First novel in English
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The following works of literature have each been claimed as the first novel in English.
- Thomas Malory, Le Morte d'Arthur, (written c. 1470, published 1485)
- William Baldwin, Beware the Cat, (written 1553, published 1570, 1584)
- John Lyly, Euphues: The Anatomy of Wit (1578) and Euphues and his England (1580) 
- Philip Sidney, The Countess of Pembroke's Arcadia (1581)
- Margaret Cavendish, The Blazing World (1666)
- John Bunyan, The Pilgrim's Progress (1678)
- Aphra Behn, Oroonoko (1688)
- Daniel Defoe, Robinson Crusoe (1719)
- Daniel Defoe, Moll Flanders (1722)
- Samuel Richardson, Pamela (1740)
The following are some other early long works of prose fiction in English:
- William Caxton's 1483 translation of Geoffroy de la Tour Landry, The Book of the Knight of the Tower (originally in French)
- Thomas Nashe, The Unfortunate Traveller, or The Life of Jack Wilton (1594)
- Jonathan Swift, A Tale of a Tub (1704)
- Daniel Defoe, The Consolidator (1705)
- Jonathan Swift, Gulliver's Travels (1726)
There are multiple candidates for first novel in English partly because of ignorance of earlier works, but largely because the term novel can be defined so as to exclude earlier candidates:
- Some critics require a novel to be wholly original and so exclude retellings like Le Morte d'Arthur.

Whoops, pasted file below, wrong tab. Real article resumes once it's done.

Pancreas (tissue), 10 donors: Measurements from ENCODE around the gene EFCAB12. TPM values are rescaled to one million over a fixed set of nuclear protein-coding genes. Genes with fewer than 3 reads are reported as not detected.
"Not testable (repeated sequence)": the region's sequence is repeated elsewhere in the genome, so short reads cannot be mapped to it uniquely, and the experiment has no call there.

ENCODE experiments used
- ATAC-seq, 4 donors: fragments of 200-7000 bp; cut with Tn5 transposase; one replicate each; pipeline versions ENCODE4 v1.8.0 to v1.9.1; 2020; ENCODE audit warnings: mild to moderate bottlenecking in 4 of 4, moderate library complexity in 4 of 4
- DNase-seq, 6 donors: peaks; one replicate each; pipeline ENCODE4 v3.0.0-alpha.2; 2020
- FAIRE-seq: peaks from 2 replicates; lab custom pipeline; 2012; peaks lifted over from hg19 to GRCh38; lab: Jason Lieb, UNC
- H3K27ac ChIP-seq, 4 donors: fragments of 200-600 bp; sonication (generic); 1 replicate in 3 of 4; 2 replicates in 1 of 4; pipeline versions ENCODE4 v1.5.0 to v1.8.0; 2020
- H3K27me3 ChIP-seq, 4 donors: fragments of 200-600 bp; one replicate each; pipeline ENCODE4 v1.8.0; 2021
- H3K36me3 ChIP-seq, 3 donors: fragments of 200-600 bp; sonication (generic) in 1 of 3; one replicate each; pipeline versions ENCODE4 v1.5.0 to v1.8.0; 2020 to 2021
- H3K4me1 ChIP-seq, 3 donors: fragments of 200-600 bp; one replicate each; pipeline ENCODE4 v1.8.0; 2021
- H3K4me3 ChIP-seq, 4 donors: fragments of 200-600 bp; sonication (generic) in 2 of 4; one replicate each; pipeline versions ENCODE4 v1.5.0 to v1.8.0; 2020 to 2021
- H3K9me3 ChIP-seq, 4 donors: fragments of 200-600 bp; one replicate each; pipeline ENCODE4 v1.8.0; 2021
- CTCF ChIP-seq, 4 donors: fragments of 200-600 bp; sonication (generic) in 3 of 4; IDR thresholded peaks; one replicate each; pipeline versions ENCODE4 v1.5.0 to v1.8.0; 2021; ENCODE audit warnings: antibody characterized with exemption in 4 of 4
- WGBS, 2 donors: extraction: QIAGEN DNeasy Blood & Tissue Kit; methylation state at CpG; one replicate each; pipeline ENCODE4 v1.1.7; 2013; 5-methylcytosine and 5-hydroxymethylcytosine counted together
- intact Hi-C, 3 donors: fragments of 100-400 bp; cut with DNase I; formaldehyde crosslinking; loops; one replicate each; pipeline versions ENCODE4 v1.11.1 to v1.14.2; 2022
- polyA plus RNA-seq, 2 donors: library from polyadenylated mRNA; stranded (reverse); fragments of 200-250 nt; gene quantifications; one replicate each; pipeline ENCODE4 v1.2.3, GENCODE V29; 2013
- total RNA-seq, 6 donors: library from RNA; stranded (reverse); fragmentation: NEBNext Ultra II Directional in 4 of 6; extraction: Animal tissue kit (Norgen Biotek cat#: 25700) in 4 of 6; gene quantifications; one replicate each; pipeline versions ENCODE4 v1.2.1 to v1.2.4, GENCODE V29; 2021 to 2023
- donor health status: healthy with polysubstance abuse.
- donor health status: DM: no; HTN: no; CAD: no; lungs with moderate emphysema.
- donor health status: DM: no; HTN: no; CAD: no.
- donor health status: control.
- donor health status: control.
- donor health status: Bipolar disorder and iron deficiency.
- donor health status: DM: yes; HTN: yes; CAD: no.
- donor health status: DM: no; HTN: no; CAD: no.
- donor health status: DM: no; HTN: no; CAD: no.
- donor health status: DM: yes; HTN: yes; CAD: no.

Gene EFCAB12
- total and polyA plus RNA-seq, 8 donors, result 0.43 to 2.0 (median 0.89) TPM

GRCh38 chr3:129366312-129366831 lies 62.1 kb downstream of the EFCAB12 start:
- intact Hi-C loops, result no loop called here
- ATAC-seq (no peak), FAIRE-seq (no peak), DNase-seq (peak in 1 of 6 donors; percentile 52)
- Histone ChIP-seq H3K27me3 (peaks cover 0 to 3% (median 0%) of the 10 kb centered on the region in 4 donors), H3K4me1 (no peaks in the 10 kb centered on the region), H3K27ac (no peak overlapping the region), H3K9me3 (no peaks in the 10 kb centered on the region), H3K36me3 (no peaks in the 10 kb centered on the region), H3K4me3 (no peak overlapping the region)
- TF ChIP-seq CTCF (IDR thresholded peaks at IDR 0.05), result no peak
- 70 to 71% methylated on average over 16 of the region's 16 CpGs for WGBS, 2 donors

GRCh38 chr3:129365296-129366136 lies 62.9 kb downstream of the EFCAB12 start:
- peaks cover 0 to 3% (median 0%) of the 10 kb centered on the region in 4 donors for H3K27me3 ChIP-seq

- Most critics distinguish between an anthology of stories with different protagonists, even if joined by common themes and milieus, and the novel (which forms a connected narrative), and so also exclude Le Morte d'Arthur.
- Some critics distinguish between the romance (which has fantastic elements) and the novel (which is wholly realistic) and so yet again exclude Le Morte d'Arthur.
- Some critics distinguish between the allegory (in which characters and events have political, religious or other meanings) and the novel (in which characters and events stand only for themselves) and so exclude The Pilgrim's Progress and A Tale of a Tub.
- Some critics require a novel to have a certain length, and so exclude Oroonoko, defining it instead as a novella.
- Some critics distinguish between the picaresque (which has a loosely connected sequence of episodes) and the novel (which has unity of structure) and so exclude The Unfortunate Traveller.
Due to the influence of Ian Watt's seminal study in literary sociology, The Rise of the Novel: Studies in Defoe, Richardson and Fielding (1957), Watt's candidate, Daniel Defoe's Robinson Crusoe (1719), gained wide acceptance.
- The article novel for detailed information about the history of the terms "novel" and "romance" and the bodies of texts they defined in a historical perspective.
- Category:Novels by date for earlier claimants in English and other languages.
- Ringler, William A. and Michael Flachmann eds. "Preface." Beware the Cat. San Marino: Huntington Library, 1988.
- Sampson, George (1941). The Concise Cambridge History of English Literature, p. 161. Cambridge University Press. Retrieved 26 April 2014.
- Doyle, Laura (2008). Freedom's Empire: Race and the Rise of the Novel in Atlantic Modernity, 1640–1940, p. 97. Duke University Press. Retrieved 26 April 2014.
- The New York Times (2007). The New York Times Guide to Essential Knowledge, Second Edition: A Desk Reference for the Curious Mind, p. 67. Macmillan. Retrieved 26 April 2014.